501 E. Saint Joseph Street • Rapid City, SD 57701-3995
Phone: (605) 394-6082/2554 • Fax: (605) 394-6177
FOR IMMEDIATE RELEASE
May 20, 2003
Contact: Steve Buchholz, Public Information Manager, 394-6082
Tech Teams Return From Vehicle Competitions
Teams from the South Dakota School of Mines and Technology recently returned from three vehicle competitions. During the events, Tech student-run teams competed against the best engineering schools in the world.
The South Dakota School of Mines and Technology Human Powered Vehicle team finished in fifth place during the Human Powered Vehicle Challenge held in Reno, Nev.
The vehicles were judged on design and safety, and in sprint and endurance races against 12 teams from across the country. The Tech team, which designed its bike so riders sat in a recumbent position, competed in the single rider events.
The team placed first in the competition’s design component, 11th in sprint races and sixth in the endurance races.
South Dakota School of Mines and Technology Mini Baja teams finished in 22nd and 83rd places in the 2003 Society of Automotive Engineers Mini Baja West competition held in Logan, Utah.
One of Tech’s vehicles was developed using last year’s frame with a few modifications, and includes mostly underclass students. The second vehicle was designed by a group
Tech competed against more than 100 engineering design teams from colleges across the United States, Mexico and Canada. The Baja cars were judged on design, cost and safety. Teams gave presentations about their cars, and showed off their performance during hill climb, maneuverability and acceleration events. The Baja cars and drivers were also put to the test during the four-hour endurance race over rugged terrain that tested the durability of each vehicle.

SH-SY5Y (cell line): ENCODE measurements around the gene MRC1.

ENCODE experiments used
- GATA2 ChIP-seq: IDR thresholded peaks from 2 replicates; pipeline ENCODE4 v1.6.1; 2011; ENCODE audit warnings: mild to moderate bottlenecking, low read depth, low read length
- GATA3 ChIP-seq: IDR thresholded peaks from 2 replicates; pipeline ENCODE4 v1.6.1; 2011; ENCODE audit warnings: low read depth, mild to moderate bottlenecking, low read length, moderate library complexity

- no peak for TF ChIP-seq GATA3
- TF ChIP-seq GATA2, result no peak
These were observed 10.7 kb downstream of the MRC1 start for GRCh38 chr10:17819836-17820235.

The South Dakota School of Mines and Technology Mini-Indy team finished in 49th place during the annual Mini-Indy competition in Pontiac, Mich. Mini-Indy is an annual contest organized by the Society of Automotive Engineers.
More than 120 teams from around the world traveled to the Pontiac Silverdome for the event.
Students design, fabricate and compete with small formula style racecars. The focus of Mini-Indy is not simply on who can build the fastest car, but rather on the use of engineering skills, financial know-how and creativity. Given certain car frame and engine restrictions, the competition tests students’ knowledge, creativity and imagination. Vehicles are judged on static inspection, engineering design, solo performance trials, endurance trials and on other variables.
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Devereaux Library. South Dakota School of Mines and Technology.